Chilkat Valley News - Serving Haines and Klukwan, Alaska since 1966

Publicly funded garbage program back on the table

The long debated tax-funded solid waste plan failed last year.


June 20, 2019

On Tuesday, the borough’s commerce committee revived a 2018 proposal for a publicly funded solid waste program paid for by up-to-a-1 percent sales tax increase. It will be considered at the assembly meeting next week, according to borough clerk Alekka Fullerton.

In August 2018, a 3-3 tie vote by the assembly stopped the proposed waste ordinance from reaching voters. At that time, assembly members Heather Lende, Stephanie Scott, and Maidy supported the ordinance with members Brenda Josephson, Tresham Gregg and Tom Morphet opposed.

With Prisciandaro on the assembly, there are now four assembly members who have expressed support of a publicly funded solid waste program. Lende and Josephson said their positions are the same on the old ordinance, and Scott could not be reached for comment. Maidy was in favor of the ordinance at the commerce committee, and Morphet was opposed. Prisciandaro’s ‘yes’ vote would break the tie in favor of a publicly funded program.

The commerce committee revived the old ordinance because Maidy, Prisciandaro, borough manager Debra Schnabel and public works director Brad Ryan said Tuesday that Community Waste Solutions (CWS) was failing to meet the needs of the Haines community.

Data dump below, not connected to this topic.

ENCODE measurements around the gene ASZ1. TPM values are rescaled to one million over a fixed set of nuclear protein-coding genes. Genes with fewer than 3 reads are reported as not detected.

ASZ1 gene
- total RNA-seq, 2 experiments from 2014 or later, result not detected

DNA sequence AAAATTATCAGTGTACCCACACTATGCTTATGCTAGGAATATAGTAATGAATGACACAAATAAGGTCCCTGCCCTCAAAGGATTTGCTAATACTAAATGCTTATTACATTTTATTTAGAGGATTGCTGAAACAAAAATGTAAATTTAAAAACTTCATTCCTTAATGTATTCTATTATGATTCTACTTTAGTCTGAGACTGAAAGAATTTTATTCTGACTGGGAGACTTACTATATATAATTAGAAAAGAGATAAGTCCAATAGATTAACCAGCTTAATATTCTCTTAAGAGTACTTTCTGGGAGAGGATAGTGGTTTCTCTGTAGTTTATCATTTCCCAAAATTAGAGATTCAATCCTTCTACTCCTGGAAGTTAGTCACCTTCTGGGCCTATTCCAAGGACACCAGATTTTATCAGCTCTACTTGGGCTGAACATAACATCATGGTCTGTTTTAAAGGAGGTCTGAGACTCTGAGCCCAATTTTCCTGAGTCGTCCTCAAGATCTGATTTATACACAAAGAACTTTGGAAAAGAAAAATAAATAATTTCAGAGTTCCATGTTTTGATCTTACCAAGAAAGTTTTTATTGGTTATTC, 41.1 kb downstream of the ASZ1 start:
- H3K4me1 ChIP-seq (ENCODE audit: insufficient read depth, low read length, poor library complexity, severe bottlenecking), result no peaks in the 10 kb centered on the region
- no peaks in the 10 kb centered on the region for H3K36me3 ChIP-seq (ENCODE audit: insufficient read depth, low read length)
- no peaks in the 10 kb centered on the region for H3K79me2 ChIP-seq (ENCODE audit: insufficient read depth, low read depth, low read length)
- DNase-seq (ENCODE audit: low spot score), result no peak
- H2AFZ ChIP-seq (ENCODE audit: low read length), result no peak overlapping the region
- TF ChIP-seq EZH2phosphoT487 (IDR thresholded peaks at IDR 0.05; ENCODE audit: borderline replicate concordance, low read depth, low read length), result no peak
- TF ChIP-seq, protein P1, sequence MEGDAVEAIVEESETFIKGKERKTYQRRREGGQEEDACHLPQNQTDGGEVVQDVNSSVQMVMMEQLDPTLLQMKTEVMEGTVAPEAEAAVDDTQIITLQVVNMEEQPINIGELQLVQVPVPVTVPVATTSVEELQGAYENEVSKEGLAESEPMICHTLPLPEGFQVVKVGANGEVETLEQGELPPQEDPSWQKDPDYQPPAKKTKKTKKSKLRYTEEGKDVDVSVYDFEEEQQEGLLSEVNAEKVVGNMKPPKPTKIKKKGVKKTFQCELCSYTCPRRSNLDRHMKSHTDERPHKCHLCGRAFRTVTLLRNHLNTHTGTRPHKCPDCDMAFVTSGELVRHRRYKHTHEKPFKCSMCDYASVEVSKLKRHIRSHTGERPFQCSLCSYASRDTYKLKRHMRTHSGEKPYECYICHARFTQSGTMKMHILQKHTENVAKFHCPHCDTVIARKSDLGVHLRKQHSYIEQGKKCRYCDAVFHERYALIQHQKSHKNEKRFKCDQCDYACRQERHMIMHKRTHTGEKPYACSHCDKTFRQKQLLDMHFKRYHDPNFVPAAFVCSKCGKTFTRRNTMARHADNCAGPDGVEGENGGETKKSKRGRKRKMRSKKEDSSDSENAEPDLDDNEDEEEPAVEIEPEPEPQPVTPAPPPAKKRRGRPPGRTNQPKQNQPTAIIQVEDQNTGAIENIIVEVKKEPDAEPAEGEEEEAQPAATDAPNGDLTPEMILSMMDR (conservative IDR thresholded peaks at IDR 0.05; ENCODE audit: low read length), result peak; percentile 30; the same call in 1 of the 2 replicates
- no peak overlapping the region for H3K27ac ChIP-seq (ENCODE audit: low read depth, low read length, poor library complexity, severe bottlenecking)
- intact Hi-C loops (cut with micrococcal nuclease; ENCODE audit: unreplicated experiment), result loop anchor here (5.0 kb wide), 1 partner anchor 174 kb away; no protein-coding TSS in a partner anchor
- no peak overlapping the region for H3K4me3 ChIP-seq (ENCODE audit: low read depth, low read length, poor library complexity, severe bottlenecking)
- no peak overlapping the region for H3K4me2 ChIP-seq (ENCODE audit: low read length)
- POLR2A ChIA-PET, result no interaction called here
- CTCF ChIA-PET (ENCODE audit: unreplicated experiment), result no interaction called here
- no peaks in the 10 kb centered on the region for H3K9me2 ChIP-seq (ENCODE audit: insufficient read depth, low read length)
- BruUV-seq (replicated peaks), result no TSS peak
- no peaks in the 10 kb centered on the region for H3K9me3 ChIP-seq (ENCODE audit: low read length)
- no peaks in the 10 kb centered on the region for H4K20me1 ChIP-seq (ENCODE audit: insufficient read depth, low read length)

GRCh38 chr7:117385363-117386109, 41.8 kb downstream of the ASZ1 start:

“We don’t have a landfill full of trash, we have trash dumped all over the land,” said Maidy. He and others at the meeting said that CWS does not properly dispose of trash. The reason people didn’t like the 2018 plan, said Maidy, was because of the sales tax. “I heard a lot of people complaining about that,” he said.

“(The 2018 plan) was trying to do a lot of things at once,” said Morphet. “That was a big meal for the community to take a bite of at once.” Morphet was in favor of implementing an incremental approach.

“This should just be in the budget no matter what it costs to make that happen. It is an essential service. It’s essential to public health,” said Margaret Friedenauer, who worked on the solid waste working group that researched the problem in Haines for about 18 months. “This should just be a natural part of the budget…The information that I gave (in 2018) was about essential services a government provides, not a private entity.”

In 2018, Haines Friends of Recycling chair Melissa Aronson and Friedenauer worked together on the solid waste working group, but when the ordinance came to the assembly, Aronson was opposed to it.

She said she opposed it then because of changes that borough staff had made to the proposal. “Staff changes kind of combined everything, and it was going to put self-sorted recycling into a position of having to work closely with the garbage people and that was not really a very tenable situation,” said Aronson.

Aronson said she supported the original proposal that the working group had produced. She said was surprised that the committee on Tuesday did not vote to advance the original 2018 proposal to the assembly level.

For a sales tax levy to be introduced on the ballot to fund a community waste management program, an ordinance will need to pass at the assembly level by July 18.


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